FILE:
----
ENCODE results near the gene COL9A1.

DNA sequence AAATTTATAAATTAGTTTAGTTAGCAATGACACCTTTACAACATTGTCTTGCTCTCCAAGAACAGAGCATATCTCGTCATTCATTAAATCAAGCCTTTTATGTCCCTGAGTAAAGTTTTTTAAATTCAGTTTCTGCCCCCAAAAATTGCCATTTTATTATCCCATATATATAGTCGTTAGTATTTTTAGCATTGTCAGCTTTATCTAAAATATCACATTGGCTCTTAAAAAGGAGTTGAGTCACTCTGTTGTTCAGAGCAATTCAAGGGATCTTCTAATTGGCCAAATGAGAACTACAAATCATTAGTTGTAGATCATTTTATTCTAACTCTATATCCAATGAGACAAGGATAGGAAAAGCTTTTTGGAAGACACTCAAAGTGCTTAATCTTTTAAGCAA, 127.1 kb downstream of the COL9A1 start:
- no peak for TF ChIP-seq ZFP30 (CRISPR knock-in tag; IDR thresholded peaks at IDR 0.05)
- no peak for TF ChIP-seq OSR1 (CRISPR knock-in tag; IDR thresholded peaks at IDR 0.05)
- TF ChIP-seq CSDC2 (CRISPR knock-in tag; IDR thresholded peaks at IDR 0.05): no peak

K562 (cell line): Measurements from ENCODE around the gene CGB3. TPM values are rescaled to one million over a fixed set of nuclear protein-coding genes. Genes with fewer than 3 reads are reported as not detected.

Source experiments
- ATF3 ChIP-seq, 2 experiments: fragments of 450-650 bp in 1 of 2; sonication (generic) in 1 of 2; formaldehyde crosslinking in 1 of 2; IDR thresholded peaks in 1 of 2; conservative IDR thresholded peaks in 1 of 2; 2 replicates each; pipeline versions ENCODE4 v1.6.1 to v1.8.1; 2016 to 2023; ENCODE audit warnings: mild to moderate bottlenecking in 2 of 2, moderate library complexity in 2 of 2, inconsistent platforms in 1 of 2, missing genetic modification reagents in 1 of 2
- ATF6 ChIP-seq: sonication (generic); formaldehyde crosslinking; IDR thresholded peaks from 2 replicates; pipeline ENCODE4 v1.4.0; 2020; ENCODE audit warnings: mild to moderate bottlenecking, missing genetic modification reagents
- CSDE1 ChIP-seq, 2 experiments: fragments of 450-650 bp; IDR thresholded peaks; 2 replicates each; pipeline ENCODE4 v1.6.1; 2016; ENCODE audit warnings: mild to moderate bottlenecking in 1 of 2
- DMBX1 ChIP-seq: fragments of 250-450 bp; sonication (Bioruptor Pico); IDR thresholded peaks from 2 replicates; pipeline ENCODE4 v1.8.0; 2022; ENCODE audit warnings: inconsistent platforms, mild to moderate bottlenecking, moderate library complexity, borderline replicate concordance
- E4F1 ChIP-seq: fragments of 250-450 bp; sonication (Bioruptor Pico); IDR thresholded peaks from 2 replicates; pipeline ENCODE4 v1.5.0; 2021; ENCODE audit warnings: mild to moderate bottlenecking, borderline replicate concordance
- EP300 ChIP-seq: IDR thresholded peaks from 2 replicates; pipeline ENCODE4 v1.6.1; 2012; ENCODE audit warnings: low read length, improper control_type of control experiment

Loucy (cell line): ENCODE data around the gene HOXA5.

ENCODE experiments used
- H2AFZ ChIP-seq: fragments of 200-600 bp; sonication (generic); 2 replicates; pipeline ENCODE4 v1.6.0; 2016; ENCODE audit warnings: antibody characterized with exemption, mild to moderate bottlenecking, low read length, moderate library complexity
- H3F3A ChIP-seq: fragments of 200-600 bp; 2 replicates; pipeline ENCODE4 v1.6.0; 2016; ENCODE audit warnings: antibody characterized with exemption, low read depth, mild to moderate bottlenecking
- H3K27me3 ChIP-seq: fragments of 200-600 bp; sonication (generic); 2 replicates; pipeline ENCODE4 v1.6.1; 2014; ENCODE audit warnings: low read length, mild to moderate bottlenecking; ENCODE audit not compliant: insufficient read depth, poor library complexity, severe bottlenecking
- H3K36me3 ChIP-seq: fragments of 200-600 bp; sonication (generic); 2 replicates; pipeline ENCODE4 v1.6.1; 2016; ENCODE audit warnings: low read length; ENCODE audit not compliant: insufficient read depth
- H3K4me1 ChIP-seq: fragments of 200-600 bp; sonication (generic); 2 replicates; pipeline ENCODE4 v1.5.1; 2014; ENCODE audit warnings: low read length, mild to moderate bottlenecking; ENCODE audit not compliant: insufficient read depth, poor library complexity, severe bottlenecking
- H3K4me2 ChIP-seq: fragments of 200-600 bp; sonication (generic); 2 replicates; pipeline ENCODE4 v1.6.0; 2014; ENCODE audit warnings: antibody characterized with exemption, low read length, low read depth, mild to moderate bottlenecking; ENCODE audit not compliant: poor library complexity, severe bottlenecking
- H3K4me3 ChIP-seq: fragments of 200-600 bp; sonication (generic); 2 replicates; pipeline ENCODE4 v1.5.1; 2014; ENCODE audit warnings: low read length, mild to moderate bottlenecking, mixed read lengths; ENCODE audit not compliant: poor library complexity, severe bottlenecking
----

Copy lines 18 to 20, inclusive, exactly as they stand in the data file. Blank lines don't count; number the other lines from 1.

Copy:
- H3K27me3 ChIP-seq: fragments of 200-600 bp; sonication (generic); 2 replicates; pipeline ENCODE4 v1.6.1; 2014; ENCODE audit warnings: low read length, mild to moderate bottlenecking; ENCODE audit not compliant: insufficient read depth, poor library complexity, severe bottlenecking
- H3K36me3 ChIP-seq: fragments of 200-600 bp; sonication (generic); 2 replicates; pipeline ENCODE4 v1.6.1; 2016; ENCODE audit warnings: low read length; ENCODE audit not compliant: insufficient read depth
- H3K4me1 ChIP-seq: fragments of 200-600 bp; sonication (generic); 2 replicates; pipeline ENCODE4 v1.5.1; 2014; ENCODE audit warnings: low read length, mild to moderate bottlenecking; ENCODE audit not compliant: insufficient read depth, poor library complexity, severe bottlenecking